Kentucky counties among highest in opioid prescriptions
In four counties – Bell, Floyd, Owsley and Whitley – enough prescriptions were dispensed for every person in the county to have at least two.
According to data from the U.S. Centers for Disease Control and Prevention, a total of 191 million opioid prescriptions were dispensed in the U.S. in 2017. That’s a prescribing rate of 58.7 prescriptions per 100 people.
The national prescribing rate is down from a 2012 peak, when 255 million opioid prescriptions were dispensed equal to a prescribing rate of 81.3 prescriptions per 100 people.
The prescribing rate in the U.S. hit a ten year low in 2017.
Prescribing rates in Kentucky mirror national trends: rates are still high, but down significantly in the last few years.
In 2017, Kentucky had the seventh highest opioid prescription rate in the country at 86.8 prescriptions per 100 people, considerably higher than the national rate of 58.7 prescriptions per 100 people.
However, that rate is down from a 10-year peak of 137 prescriptions per 100 people reached in 2011. In 2008, Kentucky had the second highest opioid prescription rate in the country.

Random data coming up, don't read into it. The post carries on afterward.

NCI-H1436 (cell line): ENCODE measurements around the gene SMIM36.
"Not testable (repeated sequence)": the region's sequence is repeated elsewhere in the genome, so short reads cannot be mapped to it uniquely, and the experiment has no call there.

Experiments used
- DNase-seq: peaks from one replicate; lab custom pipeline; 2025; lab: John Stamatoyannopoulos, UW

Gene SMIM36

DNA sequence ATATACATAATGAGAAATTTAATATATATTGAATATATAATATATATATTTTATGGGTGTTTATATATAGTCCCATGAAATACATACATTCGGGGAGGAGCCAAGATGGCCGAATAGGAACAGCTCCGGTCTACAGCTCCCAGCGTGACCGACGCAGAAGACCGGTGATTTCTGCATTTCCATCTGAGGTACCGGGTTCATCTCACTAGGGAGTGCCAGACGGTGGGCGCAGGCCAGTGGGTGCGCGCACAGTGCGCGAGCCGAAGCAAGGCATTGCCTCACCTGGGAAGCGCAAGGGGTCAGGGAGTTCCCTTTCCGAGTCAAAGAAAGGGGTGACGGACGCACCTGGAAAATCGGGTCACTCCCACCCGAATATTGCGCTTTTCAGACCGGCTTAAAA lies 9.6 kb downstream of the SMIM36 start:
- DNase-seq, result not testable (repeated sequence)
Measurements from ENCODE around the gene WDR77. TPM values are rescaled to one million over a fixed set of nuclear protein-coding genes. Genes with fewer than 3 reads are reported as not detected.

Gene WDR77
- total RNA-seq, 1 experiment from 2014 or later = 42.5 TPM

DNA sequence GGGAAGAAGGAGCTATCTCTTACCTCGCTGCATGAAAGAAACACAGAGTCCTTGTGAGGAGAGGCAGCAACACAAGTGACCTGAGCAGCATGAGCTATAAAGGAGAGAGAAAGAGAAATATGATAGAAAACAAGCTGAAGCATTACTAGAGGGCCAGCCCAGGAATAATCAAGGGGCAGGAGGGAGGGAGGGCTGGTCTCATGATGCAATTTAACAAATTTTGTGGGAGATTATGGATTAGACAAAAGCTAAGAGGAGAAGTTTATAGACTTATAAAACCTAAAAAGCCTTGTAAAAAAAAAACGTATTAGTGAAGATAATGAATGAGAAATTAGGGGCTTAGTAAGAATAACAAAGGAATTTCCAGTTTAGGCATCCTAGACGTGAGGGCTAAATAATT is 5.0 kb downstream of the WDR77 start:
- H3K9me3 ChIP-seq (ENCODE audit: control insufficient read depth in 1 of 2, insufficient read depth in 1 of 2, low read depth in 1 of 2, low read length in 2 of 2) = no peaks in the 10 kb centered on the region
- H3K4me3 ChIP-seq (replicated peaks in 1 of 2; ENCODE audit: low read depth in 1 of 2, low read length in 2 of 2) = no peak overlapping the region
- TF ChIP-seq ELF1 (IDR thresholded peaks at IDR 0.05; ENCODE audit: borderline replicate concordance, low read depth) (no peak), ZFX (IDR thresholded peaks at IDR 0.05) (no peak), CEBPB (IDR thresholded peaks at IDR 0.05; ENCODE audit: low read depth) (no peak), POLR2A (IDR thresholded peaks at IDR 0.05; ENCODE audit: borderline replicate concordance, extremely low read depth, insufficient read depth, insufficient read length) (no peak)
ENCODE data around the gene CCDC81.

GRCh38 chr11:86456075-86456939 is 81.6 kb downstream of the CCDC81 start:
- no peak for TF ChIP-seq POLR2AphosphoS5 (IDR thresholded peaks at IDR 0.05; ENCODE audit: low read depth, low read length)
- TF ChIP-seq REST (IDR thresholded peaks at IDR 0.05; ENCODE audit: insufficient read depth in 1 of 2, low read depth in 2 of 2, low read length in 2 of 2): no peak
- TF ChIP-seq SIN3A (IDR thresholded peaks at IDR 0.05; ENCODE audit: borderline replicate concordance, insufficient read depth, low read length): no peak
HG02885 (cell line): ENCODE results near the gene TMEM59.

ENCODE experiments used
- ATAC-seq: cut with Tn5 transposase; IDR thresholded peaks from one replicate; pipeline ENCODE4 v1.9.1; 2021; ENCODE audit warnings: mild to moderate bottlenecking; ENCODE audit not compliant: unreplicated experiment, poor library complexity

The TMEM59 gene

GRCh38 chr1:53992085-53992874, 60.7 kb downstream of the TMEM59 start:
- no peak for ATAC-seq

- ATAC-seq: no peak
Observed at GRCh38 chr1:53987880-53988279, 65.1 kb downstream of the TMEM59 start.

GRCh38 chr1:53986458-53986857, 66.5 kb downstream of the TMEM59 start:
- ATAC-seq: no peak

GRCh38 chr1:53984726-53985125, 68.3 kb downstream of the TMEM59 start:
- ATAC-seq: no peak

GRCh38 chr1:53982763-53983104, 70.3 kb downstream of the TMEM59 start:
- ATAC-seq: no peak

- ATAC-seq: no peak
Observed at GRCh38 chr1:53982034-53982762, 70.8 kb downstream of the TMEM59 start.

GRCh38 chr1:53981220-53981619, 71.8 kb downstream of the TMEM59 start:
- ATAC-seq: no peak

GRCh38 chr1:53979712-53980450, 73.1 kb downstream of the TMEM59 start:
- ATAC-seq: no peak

In 2017, opioid prescription rates varied considerably across Kentucky counties. Todd County had the lowest rate (5.0, or 5 prescriptions per 100 people) followed by Livingston County (5.3) and Bracken County (16.6).
On the other end of the spectrum, Owsley County had the highest prescription rate (229.3), followed by Bell County (228.4) and Whitley County (220.9).
Four Kentucky counties – Owsley, Bell, Whitley and Floyd – were in the top 10 highest county-level opioid prescription rates in the country in 2017. Kentucky had 13 counties in the top 100.
However, many of these rates are coming down quickly. From 2011-2017, prescribing rates fell in a majority of counties (103). In more than a dozen counties, the rate has been cut at least in half over this period.
The prescribing rate in Floyd County for example is one of the highest in the country at 226.2. But that rate is almost half of the county's ten year peak rate of 426.4 reached in 2011. In Hickman County, the prescribing rate is now below the national rate, falling from a high of 111.4 in 2010 to 53.9 in 2017.
Ninety-two Kentucky counties had an opioid prescription rate higher than the national average in 2017.